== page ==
And whispers to the silent birds, "Prepare

Against the threatening foe your trustiest shields."
For me, who under kindlier laws belong
To Nature's tuneful quire, this rustling dry

Through leaves yet green,2 and yon crystalline sky,
Announce a season potent to renew,

'Mid frost and snow, the instinctive joys of song, And nobler cares than listless summer knew.



This sonnet was first published in The Examiner, February II, 1816. See the note to the sonnet addressed to Haydon,

p. 62.-ED.


Published 1815

[Suggested at Hackett, which is on the craggy ridge that rises between the two Langdales, and looks towards Windermere. The Cottage of Hackett was often visited by us, and at the time when this Sonnet was written, and long after, was occupied by the husband and wife described in The Excursion, where it is mentioned that she was in the habit of walking in the front of the dwelling with a light to guide her husband home at night. The same cottage is alluded to in the Epistle to Sir George Beaumont, as that from which the female peasant hailed us on

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our morning journey. The musician mentioned in the sonnet was the Rev. Samuel Tillbrook of Peter-house, Cambridge, who remodelled the Ivy Cottage at Rydal after he had purchased it.-I. F.]

One of the "Miscellaneous Sonnets."-Ed.

THE fairest, brightest, hues of ether fade;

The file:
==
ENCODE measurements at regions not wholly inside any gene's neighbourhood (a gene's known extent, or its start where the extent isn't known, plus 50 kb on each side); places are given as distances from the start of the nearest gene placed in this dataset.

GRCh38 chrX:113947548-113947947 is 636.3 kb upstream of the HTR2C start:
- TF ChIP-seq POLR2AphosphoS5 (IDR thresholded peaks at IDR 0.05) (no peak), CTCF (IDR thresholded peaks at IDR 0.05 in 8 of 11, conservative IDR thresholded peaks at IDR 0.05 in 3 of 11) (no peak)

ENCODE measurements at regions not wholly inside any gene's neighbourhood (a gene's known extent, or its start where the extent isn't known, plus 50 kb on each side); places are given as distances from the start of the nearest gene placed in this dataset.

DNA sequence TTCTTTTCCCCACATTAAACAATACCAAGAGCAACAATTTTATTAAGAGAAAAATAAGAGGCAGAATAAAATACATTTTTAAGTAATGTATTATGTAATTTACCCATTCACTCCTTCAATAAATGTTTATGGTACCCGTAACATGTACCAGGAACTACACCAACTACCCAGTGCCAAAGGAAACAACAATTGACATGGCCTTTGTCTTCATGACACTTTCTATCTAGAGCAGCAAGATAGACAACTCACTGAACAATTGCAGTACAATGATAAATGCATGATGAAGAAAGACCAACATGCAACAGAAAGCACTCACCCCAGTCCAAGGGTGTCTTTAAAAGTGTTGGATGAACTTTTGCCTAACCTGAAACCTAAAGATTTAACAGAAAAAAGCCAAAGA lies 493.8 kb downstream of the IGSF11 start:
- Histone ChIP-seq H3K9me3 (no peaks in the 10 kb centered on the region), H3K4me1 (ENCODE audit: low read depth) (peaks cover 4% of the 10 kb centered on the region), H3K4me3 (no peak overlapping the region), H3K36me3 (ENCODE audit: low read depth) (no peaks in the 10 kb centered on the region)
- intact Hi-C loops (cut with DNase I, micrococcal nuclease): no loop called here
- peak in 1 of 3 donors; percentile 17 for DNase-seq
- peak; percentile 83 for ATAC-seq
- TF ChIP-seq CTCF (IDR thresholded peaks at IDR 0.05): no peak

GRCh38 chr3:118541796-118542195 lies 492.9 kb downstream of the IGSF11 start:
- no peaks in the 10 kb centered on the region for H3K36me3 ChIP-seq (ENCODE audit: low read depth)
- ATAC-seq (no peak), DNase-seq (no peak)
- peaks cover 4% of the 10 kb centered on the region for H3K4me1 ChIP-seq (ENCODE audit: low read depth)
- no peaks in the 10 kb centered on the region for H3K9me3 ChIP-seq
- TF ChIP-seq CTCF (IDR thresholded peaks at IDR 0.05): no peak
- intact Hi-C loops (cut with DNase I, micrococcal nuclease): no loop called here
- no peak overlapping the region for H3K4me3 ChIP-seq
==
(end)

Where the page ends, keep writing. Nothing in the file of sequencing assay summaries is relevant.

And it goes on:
The sweetest notes must terminate and die;
O Friend! thy flute has breathed a harmony
Softly resounded through this rocky glade;
Such strains of rapture as the Genius played
In his still haunt on Bagdad's summit high;
He who stood visible to Mirza's eye,
Never before to human sight betrayed.
Lo, in the vale, the mists of evening spread!
The visionary Arches are not there,

Nor the green Islands, nor the shining Seas;
Yet sacred is to me this Mountain's head,
Whence I have risen, uplifted 1 on the breeze
Of harmony, above all earthly care.




The following reference to Mr. Tillbrook, referred to in the Fenwick note, is from the Diary, Correspondence, etc., of Henry Crabb Robinson, September 5, 1816 :—" An evening was spent at Wordsworth's. Mr. Tillbrook, of Cambridge, formerly Thomas Clarkson's tutor, was there. Mr. Walter sang some airs to Mr. Tillbrook's flute."-ED.

1 1837.

From which I have been lifted

* See the vision of Mirza in the Spectator.-W. W. 1815.



Published 1815

One of the "Miscellaneous Sonnets."-ED.

"WEAK is the will of Man, his judgment blind;
"Remembrance persecutes, and Hope betrays ;
"Heavy is woe;—and joy, for human-kind,

"A mournful thing, so transient is the blaze!"
Thus might he paint our lot of mortal days
Who wants the glorious faculty assigned
To elevate the more-than-reasoning Mind,
And colour life's dark cloud with orient rays.
Imagination is that sacred power,
Imagination lofty and refined:


'Tis hers to pluck the amaranthine flower

Of Faith, and round the Sufferer's temples bind
Wreaths that endure affliction's heaviest shower,
And do not shrink from sorrow's keenest wind.




Published 1815

One of the "Miscellaneous Sonnets."-ED.

HAIL, Twilight, sovereign of one peaceful hour!
Not dull art Thou as undiscerning Night;
But studious only to remove from sight

* Compare the distinction Wordsworth draws between Fancy and Imagination in his "Preface" to the Poems published in 1815, and his definition of the function of the Imagination in that essay.-ED.